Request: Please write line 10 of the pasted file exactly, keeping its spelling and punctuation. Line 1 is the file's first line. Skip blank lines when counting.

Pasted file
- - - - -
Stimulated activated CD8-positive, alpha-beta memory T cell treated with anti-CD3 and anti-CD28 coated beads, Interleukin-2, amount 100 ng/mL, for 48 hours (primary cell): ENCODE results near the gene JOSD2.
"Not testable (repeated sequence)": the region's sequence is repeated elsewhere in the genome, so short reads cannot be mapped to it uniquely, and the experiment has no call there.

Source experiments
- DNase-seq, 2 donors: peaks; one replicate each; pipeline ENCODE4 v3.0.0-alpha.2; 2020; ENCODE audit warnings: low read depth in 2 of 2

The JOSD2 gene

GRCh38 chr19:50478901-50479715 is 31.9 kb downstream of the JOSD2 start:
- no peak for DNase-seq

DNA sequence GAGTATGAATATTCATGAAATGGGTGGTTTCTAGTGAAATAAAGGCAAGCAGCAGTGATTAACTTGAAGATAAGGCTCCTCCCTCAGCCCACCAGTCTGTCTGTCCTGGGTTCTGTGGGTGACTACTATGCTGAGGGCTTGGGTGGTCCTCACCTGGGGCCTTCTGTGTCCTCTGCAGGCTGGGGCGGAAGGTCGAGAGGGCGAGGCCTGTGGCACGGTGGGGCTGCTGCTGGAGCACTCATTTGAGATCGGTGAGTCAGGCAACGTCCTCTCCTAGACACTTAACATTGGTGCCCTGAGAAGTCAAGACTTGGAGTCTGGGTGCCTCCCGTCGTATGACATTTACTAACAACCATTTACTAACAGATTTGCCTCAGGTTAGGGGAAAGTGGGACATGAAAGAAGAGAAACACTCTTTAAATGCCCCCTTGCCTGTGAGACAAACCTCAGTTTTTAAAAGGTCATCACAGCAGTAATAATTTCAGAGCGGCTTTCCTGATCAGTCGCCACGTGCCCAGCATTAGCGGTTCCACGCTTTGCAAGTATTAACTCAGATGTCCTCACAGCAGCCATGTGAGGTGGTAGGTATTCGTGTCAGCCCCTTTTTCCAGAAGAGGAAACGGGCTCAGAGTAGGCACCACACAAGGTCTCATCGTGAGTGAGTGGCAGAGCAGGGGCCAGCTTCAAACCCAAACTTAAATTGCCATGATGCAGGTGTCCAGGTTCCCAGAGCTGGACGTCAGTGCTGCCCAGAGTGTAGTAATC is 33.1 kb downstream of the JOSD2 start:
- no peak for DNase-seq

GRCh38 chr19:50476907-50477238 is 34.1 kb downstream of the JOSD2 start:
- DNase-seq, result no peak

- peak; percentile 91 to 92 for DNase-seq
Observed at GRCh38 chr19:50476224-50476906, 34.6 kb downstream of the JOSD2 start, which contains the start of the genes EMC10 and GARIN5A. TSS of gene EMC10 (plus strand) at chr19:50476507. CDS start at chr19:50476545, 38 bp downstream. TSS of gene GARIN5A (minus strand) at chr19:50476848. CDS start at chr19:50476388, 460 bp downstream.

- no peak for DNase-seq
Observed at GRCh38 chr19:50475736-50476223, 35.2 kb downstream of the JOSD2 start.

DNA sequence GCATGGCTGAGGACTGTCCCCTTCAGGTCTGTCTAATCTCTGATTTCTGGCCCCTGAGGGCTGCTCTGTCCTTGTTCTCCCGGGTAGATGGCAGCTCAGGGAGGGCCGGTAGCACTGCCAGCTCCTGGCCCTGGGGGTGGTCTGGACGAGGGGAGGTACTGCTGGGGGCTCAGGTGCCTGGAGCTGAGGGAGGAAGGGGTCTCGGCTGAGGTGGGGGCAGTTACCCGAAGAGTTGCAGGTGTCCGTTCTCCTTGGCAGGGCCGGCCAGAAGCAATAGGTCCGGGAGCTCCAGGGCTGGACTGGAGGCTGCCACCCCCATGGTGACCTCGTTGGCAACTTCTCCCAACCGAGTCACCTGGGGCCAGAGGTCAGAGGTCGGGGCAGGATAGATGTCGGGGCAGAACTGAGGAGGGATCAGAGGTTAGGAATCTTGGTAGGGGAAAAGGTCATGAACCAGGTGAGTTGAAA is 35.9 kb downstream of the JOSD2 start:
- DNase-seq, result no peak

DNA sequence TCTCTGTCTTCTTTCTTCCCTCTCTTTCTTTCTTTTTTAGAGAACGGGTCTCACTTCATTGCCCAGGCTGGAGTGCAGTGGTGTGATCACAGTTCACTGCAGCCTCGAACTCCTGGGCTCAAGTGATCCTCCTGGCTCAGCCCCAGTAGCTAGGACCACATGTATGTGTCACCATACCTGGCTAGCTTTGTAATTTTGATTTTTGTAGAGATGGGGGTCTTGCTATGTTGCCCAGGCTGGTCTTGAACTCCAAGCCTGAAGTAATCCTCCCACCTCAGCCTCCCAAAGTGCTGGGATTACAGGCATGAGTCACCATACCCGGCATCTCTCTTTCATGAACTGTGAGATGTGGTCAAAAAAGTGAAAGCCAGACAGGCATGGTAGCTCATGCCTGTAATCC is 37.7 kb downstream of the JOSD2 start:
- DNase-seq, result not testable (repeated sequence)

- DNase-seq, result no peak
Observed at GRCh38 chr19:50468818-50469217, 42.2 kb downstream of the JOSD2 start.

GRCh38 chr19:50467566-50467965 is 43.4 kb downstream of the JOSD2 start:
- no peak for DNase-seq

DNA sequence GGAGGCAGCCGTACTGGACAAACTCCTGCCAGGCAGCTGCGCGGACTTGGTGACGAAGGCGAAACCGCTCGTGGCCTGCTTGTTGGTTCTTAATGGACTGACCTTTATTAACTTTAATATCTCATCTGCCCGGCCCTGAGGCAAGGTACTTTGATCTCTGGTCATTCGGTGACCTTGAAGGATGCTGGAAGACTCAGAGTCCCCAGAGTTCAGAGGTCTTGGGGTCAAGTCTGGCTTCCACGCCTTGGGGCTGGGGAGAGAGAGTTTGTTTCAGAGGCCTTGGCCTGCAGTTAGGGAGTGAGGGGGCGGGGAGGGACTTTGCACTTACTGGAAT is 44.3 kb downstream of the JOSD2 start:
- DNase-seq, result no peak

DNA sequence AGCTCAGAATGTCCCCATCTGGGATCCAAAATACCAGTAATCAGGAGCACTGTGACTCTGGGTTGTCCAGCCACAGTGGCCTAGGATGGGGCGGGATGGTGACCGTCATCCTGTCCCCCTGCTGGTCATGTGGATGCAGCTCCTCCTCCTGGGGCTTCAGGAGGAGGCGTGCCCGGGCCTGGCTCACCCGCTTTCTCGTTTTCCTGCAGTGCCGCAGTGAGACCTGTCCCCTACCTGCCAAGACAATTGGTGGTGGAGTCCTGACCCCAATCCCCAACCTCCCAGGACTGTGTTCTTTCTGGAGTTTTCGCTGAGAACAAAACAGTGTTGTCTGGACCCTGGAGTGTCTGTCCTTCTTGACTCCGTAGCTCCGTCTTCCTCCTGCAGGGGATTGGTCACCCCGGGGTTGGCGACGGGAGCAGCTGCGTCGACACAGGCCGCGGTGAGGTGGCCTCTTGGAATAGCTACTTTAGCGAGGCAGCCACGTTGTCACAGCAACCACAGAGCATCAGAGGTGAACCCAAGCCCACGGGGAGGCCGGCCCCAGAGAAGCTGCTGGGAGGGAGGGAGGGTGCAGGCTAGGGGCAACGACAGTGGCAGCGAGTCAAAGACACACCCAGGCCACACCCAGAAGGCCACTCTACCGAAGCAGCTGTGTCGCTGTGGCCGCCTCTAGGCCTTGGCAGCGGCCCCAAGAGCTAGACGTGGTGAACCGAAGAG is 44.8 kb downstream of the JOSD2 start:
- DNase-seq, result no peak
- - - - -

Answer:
GRCh38 chr19:50476907-50477238 is 34.1 kb downstream of the JOSD2 start: